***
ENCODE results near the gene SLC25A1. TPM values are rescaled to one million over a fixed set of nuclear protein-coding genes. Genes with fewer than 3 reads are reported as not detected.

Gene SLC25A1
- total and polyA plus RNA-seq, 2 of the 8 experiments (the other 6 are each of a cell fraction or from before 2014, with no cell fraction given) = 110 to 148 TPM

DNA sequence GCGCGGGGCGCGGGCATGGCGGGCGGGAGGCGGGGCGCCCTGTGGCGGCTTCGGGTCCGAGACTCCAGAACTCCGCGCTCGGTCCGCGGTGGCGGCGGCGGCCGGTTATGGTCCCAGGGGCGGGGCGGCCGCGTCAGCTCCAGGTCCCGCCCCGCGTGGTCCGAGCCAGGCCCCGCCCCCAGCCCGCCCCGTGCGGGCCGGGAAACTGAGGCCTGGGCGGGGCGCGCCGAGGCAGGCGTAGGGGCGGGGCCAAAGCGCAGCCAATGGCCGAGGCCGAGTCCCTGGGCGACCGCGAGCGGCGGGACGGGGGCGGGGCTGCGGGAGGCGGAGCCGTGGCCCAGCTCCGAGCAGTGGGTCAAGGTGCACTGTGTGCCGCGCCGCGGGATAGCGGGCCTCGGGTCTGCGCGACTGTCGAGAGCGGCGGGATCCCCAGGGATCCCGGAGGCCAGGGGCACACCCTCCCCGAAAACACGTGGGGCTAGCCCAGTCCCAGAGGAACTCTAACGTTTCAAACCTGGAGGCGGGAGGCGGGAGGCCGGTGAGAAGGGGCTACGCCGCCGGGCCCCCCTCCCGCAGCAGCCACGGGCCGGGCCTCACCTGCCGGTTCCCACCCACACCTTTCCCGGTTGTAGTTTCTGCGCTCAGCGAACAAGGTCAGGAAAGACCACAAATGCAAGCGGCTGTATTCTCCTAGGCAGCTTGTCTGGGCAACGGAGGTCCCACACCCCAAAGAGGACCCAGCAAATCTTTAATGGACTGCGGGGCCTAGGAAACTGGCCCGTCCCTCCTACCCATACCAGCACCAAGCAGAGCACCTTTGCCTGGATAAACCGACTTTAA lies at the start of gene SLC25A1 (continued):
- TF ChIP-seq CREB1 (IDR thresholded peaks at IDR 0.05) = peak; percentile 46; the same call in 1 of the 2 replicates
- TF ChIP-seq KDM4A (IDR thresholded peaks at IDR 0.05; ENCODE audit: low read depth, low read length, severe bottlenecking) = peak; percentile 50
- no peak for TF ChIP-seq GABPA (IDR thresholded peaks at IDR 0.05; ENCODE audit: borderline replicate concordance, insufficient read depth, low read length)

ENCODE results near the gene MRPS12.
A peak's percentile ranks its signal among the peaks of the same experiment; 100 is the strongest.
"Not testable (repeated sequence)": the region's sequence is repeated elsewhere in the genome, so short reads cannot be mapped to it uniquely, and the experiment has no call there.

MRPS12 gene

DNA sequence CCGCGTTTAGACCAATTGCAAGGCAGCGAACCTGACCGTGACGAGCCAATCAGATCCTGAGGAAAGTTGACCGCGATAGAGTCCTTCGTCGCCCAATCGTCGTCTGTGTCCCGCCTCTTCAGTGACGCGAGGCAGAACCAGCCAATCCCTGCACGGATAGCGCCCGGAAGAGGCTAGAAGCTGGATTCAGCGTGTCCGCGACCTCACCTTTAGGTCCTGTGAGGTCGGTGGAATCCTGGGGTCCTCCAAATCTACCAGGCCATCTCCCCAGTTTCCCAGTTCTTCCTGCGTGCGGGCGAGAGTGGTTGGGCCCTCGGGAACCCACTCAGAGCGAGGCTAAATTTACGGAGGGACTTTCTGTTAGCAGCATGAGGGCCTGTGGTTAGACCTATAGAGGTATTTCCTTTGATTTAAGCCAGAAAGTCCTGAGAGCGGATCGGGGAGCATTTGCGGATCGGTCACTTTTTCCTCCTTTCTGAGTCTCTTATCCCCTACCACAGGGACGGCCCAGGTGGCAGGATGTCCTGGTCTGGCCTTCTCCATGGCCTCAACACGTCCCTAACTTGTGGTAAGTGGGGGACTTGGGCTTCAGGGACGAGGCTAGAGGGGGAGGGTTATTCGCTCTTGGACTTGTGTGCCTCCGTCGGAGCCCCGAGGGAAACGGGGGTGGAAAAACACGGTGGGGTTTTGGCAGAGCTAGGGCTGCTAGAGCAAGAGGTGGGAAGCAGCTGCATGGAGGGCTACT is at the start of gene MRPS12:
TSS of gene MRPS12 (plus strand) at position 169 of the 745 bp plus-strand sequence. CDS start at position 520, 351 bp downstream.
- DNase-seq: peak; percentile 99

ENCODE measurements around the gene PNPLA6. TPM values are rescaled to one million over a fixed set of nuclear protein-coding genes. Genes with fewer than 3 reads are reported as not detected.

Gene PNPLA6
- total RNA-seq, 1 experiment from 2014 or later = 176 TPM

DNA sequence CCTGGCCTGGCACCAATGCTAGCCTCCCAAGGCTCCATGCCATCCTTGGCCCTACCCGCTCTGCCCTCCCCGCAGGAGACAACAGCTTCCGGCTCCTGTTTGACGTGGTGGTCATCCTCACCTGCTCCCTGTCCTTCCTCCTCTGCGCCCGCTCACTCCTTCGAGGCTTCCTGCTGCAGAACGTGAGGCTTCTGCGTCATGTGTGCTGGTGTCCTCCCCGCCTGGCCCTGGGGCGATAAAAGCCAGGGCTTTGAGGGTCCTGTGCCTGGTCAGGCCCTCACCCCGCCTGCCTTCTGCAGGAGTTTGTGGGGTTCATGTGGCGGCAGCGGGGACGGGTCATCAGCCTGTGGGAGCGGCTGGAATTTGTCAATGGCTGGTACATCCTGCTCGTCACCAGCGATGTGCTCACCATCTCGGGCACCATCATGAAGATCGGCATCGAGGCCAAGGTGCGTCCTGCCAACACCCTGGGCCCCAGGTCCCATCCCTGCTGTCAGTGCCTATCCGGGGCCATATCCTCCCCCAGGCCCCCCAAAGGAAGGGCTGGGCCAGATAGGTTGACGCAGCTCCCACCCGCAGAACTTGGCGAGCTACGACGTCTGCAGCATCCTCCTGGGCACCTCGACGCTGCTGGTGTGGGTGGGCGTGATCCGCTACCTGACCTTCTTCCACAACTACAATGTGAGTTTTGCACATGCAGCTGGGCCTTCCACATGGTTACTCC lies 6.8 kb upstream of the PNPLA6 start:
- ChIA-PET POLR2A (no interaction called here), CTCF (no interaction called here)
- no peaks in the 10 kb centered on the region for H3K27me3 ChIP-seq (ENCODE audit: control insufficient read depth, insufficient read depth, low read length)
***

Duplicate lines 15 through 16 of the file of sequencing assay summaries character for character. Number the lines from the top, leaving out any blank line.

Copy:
ENCODE measurements around the gene PNPLA6. TPM values are rescaled to one million over a fixed set of nuclear protein-coding genes. Genes with fewer than 3 reads are reported as not detected.

Gene PNPLA6